He built roads and connected villages to electrical, telephone and water networks for the first time, earning the title of Commander of Reconstruction by his supporters.
There were certain self-interests at play as well.
Rafsanjani was assumed to be the head of a family-run pistachio business, which grew to become one of Iran’s largest exporters and provided the financial foundation for a business empire that would eventually include construction companies, an auto assembly plant, vast real estate holdings and a private airline. In 2003, he was listed among Iran’s “millionaire mullahs” by Forbes magazine.
His economic policies won him praise from Iran’s elite and merchant classes, but brought bitterness from struggling workers seeking greater state handouts. Rafsanjani also faced warnings from the ruling theocracy about pushing too far. None of his reforms dared to undercut the vast power of the Revolutionary Guard — which Rafsanjani briefly commanded, and which controls every key defense and strategic program.
Rafsanjani’s complex legacy also was shaped by the times.
He took over the presidency in a critical time of transition just after the death of Khomeini. He tried to make overtures for better ties with the U.S. after the American-led invasion of Kuwait in 1991 to drive out Iraqi forces, arguing that Iran paid too high a price for its diplomatic freeze with Washington.
But he could not overcome opposition from Iranian hard-liners and failed to win the backing of Khomeini’s successor as supreme leader, Ayatollah Ali Khamenei, for bold foreign policy moves. He also angered the West by strengthening Iran’s ties to armed groups such as Lebanon’s Hezbollah.
“One of the wrong things we did, in the revolutionary atmosphere, was constantly to make enemies,” he said in a 1987 interview. “We pushed those who could have been neutral into hostility.”
Rafsanjani was born in 1934 in the village of Bahraman in southeastern Iran’s pistachio-growing region of Rafsanjan.
He was jailed for several years under the shah. He then helped organize the network of mullahs that became Khomeini’s revolutionary underground. In 1965, he is reputed to have provided the handgun for the assassination of Iran’s prime minister, Hassan Ali Mansoor.
Only months after the revolution, Rafsanjani was shot once in the stomach by gunmen from one of the groups vying for power amid the political turmoil. He was not seriously wounded — and neither was his wife, who jumped in front to shield him from the attack.
“Great men of history do not die,” Khomeini said in announcing that Rafsanjani had survived.
During the 1980s, he used his links with Lebanese Shiite extremists to help secure the release of Western hostages in Lebanon and was a key middleman — identified as “Raf” in Pentagon documents — in the secret Iran-Contra dealings to funnel U.S. arms to Iran in exchange for money used to fund Nicaraguan rebels.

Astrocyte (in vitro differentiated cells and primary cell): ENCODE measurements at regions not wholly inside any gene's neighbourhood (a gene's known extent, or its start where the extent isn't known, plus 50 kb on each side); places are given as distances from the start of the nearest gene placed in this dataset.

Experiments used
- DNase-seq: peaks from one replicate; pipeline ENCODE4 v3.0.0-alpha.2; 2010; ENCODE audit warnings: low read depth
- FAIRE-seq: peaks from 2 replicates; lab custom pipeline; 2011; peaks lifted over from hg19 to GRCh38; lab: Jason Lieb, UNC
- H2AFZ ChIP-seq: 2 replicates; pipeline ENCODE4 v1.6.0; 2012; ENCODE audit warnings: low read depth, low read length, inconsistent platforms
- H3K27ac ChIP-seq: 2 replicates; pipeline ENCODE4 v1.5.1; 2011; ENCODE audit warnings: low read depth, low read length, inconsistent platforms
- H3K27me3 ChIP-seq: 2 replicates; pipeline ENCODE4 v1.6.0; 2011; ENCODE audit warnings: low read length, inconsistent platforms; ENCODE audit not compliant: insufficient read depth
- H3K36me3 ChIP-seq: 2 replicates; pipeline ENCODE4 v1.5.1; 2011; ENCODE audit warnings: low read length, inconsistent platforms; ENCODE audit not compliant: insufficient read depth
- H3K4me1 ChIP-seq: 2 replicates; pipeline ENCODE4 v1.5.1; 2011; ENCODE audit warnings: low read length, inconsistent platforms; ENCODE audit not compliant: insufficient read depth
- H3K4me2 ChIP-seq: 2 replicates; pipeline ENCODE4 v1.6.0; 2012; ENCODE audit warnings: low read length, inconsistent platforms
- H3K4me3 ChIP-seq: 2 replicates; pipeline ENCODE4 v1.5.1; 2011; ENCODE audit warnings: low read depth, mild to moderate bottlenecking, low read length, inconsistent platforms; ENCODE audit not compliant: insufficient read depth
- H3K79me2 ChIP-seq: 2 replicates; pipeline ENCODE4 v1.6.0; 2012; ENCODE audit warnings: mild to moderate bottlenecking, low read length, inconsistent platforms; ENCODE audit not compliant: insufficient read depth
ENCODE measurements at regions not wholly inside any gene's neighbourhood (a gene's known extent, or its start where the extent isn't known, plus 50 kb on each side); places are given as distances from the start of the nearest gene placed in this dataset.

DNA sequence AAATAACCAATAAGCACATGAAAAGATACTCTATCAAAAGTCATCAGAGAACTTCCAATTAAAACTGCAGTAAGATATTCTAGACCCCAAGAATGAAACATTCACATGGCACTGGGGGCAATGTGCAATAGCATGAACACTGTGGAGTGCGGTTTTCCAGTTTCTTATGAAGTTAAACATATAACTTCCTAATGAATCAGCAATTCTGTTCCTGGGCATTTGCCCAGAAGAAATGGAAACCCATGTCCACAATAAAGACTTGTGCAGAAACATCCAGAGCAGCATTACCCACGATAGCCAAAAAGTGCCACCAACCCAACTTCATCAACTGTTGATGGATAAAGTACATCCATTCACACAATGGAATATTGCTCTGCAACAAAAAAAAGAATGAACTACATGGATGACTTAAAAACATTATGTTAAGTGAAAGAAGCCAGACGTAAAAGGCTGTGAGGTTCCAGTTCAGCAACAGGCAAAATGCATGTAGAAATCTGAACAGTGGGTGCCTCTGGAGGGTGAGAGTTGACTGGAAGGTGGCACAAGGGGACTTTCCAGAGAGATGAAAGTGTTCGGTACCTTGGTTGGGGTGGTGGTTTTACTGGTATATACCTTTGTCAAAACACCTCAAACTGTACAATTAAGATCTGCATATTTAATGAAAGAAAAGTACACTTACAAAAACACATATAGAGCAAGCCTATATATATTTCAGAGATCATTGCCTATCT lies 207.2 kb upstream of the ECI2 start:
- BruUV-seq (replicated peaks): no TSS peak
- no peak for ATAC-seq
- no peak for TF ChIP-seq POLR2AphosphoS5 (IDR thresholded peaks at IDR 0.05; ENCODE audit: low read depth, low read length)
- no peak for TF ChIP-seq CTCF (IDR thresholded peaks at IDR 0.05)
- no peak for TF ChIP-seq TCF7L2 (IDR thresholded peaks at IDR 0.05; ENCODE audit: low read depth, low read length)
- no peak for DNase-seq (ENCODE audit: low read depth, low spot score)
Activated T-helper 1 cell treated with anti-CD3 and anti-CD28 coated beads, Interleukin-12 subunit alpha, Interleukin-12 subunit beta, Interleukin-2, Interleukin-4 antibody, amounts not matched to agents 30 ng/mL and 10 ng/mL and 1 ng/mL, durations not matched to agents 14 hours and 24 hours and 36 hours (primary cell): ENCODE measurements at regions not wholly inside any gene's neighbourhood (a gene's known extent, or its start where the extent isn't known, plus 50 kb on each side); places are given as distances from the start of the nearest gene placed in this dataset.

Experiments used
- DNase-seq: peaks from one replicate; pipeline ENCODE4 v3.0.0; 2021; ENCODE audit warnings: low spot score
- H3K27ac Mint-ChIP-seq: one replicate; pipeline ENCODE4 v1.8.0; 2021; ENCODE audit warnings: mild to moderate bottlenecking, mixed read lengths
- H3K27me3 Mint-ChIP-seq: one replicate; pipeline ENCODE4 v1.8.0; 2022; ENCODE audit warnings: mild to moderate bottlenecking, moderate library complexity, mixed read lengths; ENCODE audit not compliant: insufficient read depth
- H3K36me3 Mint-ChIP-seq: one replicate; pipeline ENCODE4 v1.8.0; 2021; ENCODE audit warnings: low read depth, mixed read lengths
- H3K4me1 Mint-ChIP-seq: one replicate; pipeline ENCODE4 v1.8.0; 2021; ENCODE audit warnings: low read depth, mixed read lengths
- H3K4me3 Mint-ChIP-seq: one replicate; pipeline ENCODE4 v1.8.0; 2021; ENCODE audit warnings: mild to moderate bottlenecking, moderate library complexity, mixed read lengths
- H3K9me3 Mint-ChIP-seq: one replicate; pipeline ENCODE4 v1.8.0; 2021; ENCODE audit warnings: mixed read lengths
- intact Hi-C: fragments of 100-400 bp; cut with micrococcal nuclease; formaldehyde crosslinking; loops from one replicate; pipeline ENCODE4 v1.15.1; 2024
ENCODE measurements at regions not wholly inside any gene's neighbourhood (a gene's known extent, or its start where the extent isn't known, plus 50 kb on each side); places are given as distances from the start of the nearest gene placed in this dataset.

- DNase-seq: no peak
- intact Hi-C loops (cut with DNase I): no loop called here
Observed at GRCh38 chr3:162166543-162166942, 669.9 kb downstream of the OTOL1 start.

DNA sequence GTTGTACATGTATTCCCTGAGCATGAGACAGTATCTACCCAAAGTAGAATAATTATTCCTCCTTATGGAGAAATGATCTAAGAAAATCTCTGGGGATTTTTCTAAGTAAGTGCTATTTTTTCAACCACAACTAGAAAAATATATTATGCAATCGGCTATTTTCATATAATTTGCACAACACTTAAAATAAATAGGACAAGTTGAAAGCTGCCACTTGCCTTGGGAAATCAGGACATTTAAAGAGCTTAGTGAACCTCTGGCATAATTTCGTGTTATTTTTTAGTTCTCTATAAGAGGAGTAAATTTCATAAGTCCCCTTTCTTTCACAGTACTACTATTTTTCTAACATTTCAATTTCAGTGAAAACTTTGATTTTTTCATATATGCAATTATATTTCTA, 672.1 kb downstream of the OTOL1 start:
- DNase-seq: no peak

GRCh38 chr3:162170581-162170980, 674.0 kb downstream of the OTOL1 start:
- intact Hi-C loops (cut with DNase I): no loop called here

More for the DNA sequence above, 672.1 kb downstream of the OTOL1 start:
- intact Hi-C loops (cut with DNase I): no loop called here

Although Rafsanjani was seen by Washington as a potential ice breaker, his views were far from solidly pro-Western and displayed conflicted positions.
Shortly after becoming president in 1989, he hinted that Palestinians should kill Westerners to retaliate for Israeli actions in the occupied territories.
“It is not hard to kill Americans or Frenchmen,” he said.
In February 1994, Rafsanjani survived a second assassination attempt. A lone gunman fired at him as he was speaking to mark the 15th anniversary of the revolution. Unhurt and unshaken, Rafsanjani calmed a crowd of thousands and continued his speech.
The Iran-Contra fallout is an often-told tale about the dangers of crossing Rafsanjani.
After word was leaked to a Beirut magazine about Rafsanjani’s involvement, he ordered the arrest of the source, a senior adviser to the ruling clerics named Mehdi Hashemi, for treason and other charges. Hashemi and others were executed in September 1987.
Later, however, he was dismayed at the brutal crackdown against opposition groups and others claiming Ahmadinejad won re-election in June 2009 through vote rigging sanctioned by the ruling theocracy.
Khamenei decided to throw his backing behind Ahmadinejad, effectively snubbing Rafsanjani and his complaints. Later, Rafsanjani fell short on efforts to mobilize enough moderate clerics in the Assembly of Experts — the only group with the power to dismiss the supreme leader — to force possible concessions from Khamenei on the postelection clampdowns.
Rafsanjani was forced out of the post in 2011, but remained as head of the Expediency Council, an advisory body that mediates disputes between the parliament and the Guardian Council, a watchdog group controlled by hard-line clerics.
However, his family did not escape so easily. In January 2012, a court sentenced Rafsanjani’s daughter, Faezeh Hashemi, to six months in prison on charges of criticizing the ruling system. A court in 2015 sentenced his younger son, Mahdi, to a 10-year prison term over embezzlement and security charges.
Rafsanjani is survived by his wife, Effat Marashi, and five children.